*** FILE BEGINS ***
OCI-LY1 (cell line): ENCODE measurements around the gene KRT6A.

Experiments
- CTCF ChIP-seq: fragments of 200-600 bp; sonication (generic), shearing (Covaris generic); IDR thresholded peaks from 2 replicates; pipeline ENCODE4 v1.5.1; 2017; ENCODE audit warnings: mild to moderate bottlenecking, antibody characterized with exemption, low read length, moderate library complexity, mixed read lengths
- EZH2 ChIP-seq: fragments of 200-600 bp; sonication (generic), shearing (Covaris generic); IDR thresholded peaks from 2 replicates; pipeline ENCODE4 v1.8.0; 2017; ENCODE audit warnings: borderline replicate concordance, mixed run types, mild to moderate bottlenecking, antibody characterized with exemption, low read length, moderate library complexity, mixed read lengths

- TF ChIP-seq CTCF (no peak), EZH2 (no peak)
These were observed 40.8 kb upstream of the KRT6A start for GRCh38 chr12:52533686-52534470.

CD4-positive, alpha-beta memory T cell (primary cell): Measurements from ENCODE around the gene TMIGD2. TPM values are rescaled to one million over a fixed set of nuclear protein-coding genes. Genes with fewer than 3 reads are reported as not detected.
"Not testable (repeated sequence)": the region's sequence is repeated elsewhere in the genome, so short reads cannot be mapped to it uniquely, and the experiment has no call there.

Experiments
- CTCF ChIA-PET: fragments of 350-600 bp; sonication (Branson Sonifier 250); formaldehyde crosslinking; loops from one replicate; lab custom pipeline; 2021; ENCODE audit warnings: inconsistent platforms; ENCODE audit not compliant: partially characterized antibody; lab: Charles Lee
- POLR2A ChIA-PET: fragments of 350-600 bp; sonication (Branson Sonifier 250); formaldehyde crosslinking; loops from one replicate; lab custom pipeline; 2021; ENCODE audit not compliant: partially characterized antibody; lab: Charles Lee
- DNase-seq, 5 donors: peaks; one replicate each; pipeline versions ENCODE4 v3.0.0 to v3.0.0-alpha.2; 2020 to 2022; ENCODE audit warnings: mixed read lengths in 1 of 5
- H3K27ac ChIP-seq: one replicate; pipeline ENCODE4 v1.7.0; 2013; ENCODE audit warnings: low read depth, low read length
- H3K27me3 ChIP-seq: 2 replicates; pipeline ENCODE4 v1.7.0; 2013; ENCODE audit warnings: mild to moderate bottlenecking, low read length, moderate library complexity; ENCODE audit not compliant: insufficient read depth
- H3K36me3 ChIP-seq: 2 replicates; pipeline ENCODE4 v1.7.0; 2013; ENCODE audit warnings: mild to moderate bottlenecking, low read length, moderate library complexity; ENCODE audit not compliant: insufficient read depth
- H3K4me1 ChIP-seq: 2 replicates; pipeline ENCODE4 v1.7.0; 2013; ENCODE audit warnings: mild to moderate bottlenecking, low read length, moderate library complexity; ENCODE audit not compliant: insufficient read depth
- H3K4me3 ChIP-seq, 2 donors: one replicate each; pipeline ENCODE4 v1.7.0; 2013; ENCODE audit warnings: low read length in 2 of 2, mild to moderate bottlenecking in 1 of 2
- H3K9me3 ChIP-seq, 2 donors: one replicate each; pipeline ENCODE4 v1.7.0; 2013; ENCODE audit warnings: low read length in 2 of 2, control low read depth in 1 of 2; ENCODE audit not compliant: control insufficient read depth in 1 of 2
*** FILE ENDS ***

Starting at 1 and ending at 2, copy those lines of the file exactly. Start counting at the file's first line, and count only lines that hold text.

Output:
OCI-LY1 (cell line): ENCODE measurements around the gene KRT6A.

Experiments